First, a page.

Group-index dependent FWM efficiencies of the 1-D PhCW were measured, and compared with numerically calculated results. Since the group index of the 1-D PhCW varies with the wavelength, the interaction time of the light with the waveguide material also varies with wavelength due to the slow light effect. We measured the dependency of the FWM efficiency on the group indices of the 1-D PhCW at four different wavelengths as shown in Fig. 3 with marks (Points A ~D). Figure 4 shows the experimental setup used for the FWM measurement. Two tunable lasers were used as pump and signal beam sources for the FWM experiment in the 1-D PhCW after being amplified through high-power EDFAs. The ASE noises from the amplified pump and signal beams were filtered out with narrow band-pass filters. The polarizations of the pump and signal beams were aligned to the same polarization direction with polarization controllers (PCs). Then, the two beams were combined with a 3 dB coupler, and their polarizations were aligned to a TE-mode direction of the PhCW. The pump and signal beams were coupled into the 1-D PhCW through a fiber-to-grating coupler with an 8 degree inclined beam injection. The FWM output was measured with an optical spectrum analyzer (OSA). The total coupling loss of an optical beam to the grating-coupler and tapering sections on both sides of the 1-D PhCW excluding the insertion losses of the PhC hole section itself and the plain strip waveguide section of its input and output sides was about 16 dB for each of the pump and signal beams, and that for the idler beam was about 8 dB because its output was measured from only one side.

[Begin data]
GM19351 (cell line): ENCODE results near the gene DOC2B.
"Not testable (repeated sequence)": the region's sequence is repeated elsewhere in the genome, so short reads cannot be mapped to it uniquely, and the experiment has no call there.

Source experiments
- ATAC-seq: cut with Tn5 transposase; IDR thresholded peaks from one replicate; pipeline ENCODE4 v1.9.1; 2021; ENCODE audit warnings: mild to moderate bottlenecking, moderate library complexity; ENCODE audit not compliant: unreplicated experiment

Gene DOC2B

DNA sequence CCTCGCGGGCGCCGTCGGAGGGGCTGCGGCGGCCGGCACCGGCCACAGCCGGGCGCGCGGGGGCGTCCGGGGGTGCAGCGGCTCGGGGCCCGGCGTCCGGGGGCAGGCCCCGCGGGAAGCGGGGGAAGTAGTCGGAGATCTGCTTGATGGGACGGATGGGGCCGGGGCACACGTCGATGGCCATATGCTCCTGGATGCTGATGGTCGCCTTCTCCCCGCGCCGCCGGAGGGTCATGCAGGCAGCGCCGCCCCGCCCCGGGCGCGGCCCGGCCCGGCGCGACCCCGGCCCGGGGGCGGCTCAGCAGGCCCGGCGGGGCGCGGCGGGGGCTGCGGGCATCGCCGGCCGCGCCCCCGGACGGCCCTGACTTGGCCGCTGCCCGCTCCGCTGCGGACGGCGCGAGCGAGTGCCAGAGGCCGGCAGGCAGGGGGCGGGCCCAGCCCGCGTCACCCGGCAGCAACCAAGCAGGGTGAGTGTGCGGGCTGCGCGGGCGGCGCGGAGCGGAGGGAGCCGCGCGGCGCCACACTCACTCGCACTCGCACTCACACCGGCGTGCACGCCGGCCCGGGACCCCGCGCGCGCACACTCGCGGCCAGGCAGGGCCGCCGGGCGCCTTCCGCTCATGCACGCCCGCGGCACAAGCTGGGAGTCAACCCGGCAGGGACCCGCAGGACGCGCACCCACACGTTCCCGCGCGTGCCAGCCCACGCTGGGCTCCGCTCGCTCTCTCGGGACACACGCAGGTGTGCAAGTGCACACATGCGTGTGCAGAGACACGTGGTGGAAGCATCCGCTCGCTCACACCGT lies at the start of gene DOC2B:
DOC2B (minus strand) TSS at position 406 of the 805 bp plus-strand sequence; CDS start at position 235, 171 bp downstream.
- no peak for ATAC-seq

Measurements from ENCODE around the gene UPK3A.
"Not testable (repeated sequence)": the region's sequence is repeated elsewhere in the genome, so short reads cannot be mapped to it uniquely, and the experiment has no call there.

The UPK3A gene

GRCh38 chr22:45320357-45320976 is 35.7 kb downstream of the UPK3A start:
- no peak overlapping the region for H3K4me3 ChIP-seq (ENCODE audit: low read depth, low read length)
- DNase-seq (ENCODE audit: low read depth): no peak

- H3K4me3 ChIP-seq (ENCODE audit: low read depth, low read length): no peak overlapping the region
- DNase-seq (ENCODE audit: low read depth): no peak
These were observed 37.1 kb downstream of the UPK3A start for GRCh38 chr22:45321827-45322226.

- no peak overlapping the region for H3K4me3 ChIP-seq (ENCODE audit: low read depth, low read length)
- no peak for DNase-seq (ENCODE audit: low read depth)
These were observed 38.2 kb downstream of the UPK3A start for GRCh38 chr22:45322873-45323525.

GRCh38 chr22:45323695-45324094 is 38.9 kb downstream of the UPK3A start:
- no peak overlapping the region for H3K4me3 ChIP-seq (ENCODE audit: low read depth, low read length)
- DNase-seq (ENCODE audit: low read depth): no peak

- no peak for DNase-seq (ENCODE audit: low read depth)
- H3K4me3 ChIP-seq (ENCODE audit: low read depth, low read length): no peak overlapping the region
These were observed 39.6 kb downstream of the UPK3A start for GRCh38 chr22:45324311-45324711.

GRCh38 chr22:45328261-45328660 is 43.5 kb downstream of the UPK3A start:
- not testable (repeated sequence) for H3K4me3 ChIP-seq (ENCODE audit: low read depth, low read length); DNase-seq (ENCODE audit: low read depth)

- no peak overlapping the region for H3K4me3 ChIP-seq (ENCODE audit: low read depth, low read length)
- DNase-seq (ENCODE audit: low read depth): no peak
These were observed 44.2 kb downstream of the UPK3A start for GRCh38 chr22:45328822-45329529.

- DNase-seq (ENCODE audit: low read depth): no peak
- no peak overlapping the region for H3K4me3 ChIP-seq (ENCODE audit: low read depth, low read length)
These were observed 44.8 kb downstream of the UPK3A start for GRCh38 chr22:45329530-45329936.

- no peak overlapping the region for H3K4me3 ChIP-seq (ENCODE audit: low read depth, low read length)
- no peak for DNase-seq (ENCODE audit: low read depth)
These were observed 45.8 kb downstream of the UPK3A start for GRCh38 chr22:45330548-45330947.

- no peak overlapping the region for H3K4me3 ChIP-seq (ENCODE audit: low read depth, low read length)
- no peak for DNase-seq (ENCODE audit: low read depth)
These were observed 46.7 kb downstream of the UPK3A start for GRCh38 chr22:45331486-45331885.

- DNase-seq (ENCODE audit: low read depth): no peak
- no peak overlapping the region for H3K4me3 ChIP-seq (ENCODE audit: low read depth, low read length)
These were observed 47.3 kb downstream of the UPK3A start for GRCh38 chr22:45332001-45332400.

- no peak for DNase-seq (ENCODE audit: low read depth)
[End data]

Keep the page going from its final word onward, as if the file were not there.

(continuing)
The FWM measurement was carried out with the selected pump and signal wavelengths close to the interference peaks shown in Fig. 3 in order to have the generated idler signal appear close to one of the interference peaks. The spectra of the measured FWM output of the 1-D PhCW at two points, B and D, as well as the idler generation efficiency compared to the input signal, were plotted in Fig. 5(a). The wavelength separation between the pump and signal beam was about 2.42 nm ( = Δλ) at Point B and 2.38 nm at Point D. The FWM idler beam generation efficiency was calculated by taking the idler beam output power divided by the input signal power, i.e. η = Pidler(Ltotal)/Psignal(0). The input signal power Psignal(0) was taken as the signal power at the beginning of the input plain strip waveguide connected to the 1-D PhC hole section, and Pidler(Ltotal) was taken as the idler beam power at the output end of the output plain strip waveguide, both by excluding the spectral profile of the coupling losses shown in Fig. 2(b). The measured FWM conversion efficiency (η) at the pump wavelength of λp = 1534.77 nm (Point B) was −35.5 dB for its group index (ng) of 21.3, and that at Point D (λp = 1551.9 nm) was −42.7 dB for ng = 7.6. From comparison of these two points, B and D, the efficiency was increased about 8.2 dB while the group index was increased from 7.6 to 21.3. At Point A (λp = 1533.73 nm), η = −25.83 dB, ng = 24.4, and Δλ = 0.32 nm, while η = −40.51 dB, ng = 14.0, and Δλ = 1.61 nm at Point C (λp = 1540.07 nm). The parameters used for the FWM measurements, and the measured and calculated FWM efficiencies at the four points are summarized in Table 1.